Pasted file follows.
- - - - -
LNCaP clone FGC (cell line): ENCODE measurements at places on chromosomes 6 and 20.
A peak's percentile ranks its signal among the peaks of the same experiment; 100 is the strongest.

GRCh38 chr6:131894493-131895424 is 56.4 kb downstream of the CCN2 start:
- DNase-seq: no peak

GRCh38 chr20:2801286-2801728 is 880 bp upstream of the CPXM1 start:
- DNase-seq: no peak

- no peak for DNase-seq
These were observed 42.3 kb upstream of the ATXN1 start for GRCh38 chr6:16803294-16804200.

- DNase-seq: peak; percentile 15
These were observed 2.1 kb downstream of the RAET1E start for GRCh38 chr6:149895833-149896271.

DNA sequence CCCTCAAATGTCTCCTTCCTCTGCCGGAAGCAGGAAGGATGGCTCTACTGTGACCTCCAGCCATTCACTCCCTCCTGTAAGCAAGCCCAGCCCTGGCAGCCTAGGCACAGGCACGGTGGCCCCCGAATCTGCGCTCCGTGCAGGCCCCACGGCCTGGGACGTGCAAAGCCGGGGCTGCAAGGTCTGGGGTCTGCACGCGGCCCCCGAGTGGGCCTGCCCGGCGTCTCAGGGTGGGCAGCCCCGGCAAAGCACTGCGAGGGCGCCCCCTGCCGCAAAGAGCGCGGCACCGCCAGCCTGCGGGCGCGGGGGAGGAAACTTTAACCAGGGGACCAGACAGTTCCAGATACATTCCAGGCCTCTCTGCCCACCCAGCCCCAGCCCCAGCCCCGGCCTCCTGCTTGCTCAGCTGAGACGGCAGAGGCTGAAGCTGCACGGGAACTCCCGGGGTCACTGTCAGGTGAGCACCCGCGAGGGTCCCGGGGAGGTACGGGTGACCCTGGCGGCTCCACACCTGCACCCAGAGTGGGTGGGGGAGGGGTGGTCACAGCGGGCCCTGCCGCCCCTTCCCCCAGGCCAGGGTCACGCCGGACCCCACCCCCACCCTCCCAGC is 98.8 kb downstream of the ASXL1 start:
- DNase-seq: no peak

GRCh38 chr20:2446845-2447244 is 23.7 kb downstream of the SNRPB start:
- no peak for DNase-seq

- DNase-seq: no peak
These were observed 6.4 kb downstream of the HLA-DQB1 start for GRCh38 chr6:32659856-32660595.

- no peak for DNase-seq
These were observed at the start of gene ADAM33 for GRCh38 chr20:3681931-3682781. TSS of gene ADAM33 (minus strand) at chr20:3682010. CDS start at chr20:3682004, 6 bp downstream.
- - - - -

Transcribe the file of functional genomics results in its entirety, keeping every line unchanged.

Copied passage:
LNCaP clone FGC (cell line): ENCODE measurements at places on chromosomes 6 and 20.
A peak's percentile ranks its signal among the peaks of the same experiment; 100 is the strongest.

GRCh38 chr6:131894493-131895424 is 56.4 kb downstream of the CCN2 start:
- DNase-seq: no peak

GRCh38 chr20:2801286-2801728 is 880 bp upstream of the CPXM1 start:
- DNase-seq: no peak

- no peak for DNase-seq
These were observed 42.3 kb upstream of the ATXN1 start for GRCh38 chr6:16803294-16804200.

- DNase-seq: peak; percentile 15
These were observed 2.1 kb downstream of the RAET1E start for GRCh38 chr6:149895833-149896271.

DNA sequence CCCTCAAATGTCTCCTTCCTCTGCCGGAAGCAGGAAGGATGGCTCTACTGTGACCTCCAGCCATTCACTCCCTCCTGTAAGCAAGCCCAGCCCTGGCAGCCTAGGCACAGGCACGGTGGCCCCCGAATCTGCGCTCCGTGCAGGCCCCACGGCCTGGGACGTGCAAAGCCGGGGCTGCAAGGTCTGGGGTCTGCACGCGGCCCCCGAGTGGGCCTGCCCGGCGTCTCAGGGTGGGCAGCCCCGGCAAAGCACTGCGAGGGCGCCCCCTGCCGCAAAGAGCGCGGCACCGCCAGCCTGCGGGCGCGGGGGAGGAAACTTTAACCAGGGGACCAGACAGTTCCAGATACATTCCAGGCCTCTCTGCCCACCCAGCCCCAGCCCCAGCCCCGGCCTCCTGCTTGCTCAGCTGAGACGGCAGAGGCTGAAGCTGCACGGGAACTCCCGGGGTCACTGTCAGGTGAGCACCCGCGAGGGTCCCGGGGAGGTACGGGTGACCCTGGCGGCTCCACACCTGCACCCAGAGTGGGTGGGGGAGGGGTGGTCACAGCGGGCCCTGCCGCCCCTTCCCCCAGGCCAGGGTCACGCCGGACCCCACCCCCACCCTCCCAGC is 98.8 kb downstream of the ASXL1 start:
- DNase-seq: no peak

GRCh38 chr20:2446845-2447244 is 23.7 kb downstream of the SNRPB start:
- no peak for DNase-seq

- DNase-seq: no peak
These were observed 6.4 kb downstream of the HLA-DQB1 start for GRCh38 chr6:32659856-32660595.

- no peak for DNase-seq
These were observed at the start of gene ADAM33 for GRCh38 chr20:3681931-3682781. TSS of gene ADAM33 (minus strand) at chr20:3682010. CDS start at chr20:3682004, 6 bp downstream.